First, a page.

Originally published: September 2023
Back-to-school season is here! As your family settles into a fall routine, keep everyone moving with active travel—human-powered ways of getting from one place to another.
Whether your kids prefer to walk, run, or wheel (with bikes, scooters, skateboards, in-line skates, or wheelchairs), active travel is a great way to get them moving between school and home. It boosts their physical health, builds their independence, and encourages them to spend time outside. Active travel has also been shown to reduce traffic congestion near schools, lowering the risk of traffic-related injury.
Here are some tips to get your child walking and wheeling with confidence.
Plan the route
Help your child plan the route they’ll use to get to school in active ways. Try these ideas:
- Create maps of safe routes between school and home. Using print or online mapping tools, mark places to avoid (like high-speed roads and areas with heavy traffic) and point out features that help keep them safe (like well-lit pathways and marked crosswalks).
- Help your child practice their active journey to school—do trial runs together or with friends. Keep track of how long it takes to travel, building in extra time for activities like locking up bikes.
Get the gear
Talk with your child about equipment they’ll need to stay safe while they’re on the move:
- If they plan to bike, remind them that wearing an approved helmet is the law. Help them take the bike helmet YES test to be sure their helmet fits properly.
- If they plan to scooter, skateboard, or in-line skate, help them learn which helmet they’ll need for which activity.
- Talk together about how to dress for the weather.
Build road safety skills
Help your child learn and practice the rules of the road. For example:
- Teach them to cross the road at marked crosswalks or intersections. Get started with these pedestrian safety tips for parents and children.
- Show them the correct hand signals to use when riding a bike. If you need support, look for a cycling skills program or clinic in your local area.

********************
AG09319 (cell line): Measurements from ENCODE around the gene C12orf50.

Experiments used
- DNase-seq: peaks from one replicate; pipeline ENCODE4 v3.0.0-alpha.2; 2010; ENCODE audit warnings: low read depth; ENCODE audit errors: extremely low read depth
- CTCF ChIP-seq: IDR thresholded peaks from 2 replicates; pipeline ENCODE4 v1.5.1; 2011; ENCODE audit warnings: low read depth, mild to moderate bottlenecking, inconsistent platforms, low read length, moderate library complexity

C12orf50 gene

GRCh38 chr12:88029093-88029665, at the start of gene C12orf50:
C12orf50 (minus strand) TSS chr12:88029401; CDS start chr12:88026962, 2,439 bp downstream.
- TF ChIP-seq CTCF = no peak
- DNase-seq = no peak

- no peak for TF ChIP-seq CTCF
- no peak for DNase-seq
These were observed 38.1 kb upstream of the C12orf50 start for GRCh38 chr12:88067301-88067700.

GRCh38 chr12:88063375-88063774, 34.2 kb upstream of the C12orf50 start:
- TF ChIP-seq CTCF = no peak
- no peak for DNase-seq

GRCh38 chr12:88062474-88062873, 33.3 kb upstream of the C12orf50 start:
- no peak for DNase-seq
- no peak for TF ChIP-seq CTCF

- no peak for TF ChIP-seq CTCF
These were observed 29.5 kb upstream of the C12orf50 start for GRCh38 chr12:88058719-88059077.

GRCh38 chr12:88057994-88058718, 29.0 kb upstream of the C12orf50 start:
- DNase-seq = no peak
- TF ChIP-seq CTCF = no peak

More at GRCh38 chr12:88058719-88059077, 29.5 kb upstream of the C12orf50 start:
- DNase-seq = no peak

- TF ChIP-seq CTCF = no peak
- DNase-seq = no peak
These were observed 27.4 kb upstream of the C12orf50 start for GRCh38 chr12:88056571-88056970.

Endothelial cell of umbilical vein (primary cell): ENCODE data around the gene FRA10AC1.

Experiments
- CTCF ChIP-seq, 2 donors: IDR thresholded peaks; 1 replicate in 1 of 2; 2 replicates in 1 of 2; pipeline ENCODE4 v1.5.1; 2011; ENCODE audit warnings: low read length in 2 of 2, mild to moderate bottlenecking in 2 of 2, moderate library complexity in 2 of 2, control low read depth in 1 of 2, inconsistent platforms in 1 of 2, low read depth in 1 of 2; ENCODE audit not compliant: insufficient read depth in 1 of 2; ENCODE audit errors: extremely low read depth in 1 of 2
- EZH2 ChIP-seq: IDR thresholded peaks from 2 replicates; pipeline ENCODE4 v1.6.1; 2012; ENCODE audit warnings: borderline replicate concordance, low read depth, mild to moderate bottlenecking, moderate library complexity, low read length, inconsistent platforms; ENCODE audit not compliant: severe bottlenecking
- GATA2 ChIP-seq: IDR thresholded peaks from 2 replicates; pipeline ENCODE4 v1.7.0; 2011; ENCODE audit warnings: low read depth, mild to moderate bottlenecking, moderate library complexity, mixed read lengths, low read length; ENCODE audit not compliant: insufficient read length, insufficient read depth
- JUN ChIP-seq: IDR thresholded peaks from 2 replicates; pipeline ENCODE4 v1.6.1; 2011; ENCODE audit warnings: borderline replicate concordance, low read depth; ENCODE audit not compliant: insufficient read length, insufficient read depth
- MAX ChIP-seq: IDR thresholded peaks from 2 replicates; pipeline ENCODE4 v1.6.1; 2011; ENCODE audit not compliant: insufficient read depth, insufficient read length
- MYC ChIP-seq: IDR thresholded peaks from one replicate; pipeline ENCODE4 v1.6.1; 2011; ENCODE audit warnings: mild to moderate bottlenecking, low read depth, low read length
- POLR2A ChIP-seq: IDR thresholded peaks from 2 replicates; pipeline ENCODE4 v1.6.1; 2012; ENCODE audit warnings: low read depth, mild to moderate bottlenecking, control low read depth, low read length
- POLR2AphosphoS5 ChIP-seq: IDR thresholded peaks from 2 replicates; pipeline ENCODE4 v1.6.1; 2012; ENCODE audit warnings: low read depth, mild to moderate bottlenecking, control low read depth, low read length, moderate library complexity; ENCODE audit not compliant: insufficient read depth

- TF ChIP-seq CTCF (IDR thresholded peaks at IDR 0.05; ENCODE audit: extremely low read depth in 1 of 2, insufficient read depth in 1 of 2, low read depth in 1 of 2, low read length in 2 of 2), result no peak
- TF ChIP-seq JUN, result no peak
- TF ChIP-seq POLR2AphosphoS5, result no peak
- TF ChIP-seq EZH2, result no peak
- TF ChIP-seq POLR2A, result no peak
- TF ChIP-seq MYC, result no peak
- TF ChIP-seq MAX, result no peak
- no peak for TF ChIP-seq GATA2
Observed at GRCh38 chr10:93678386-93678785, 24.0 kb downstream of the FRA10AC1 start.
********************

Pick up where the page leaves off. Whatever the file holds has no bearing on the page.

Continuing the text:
- Remind them to stay alert and avoid distractions. Set an example by putting away your phone, headphones, and ear buds when you’re on the move.
Grow your active travel network
Connect with other kids and families who use active travel to get between school and home. You’ll likely find that active travel is a great way to get to know each other, build relationships, and have fun!
- Find out if there are active travel groups at school (like walking school buses, bike trains, active travel clubs, or buddy programs). If you can’t find what you’re looking for, talk to your principal or school council about how to get started.
- Take part in active travel events (like International Walk to School Week, Winter Walk Day, or Wheel Week).
- Talk with other families in your school community about ways to make active travel more appealing for everyone. Get involved in community clean-ups, outdoor art projects, and gardening activities. Advocate for bike racks or shelters in public places.
Remember that active travel doesn’t have to involve long distances—even a short walk or roll can get kids moving on the way to school! Try these ideas:
- If you’re driving your child to school, drop them off a few blocks away so they can walk the rest of the route.
- If your child takes a bus to school, ask your principal about starting a ride and stride program, where kids walk around school property when the get off the bus.
- Encourage your child to set an active travel goal. For example, they could try walking to school once a week, or biking once a month. Help them track their progress—it’s fun and motivating!
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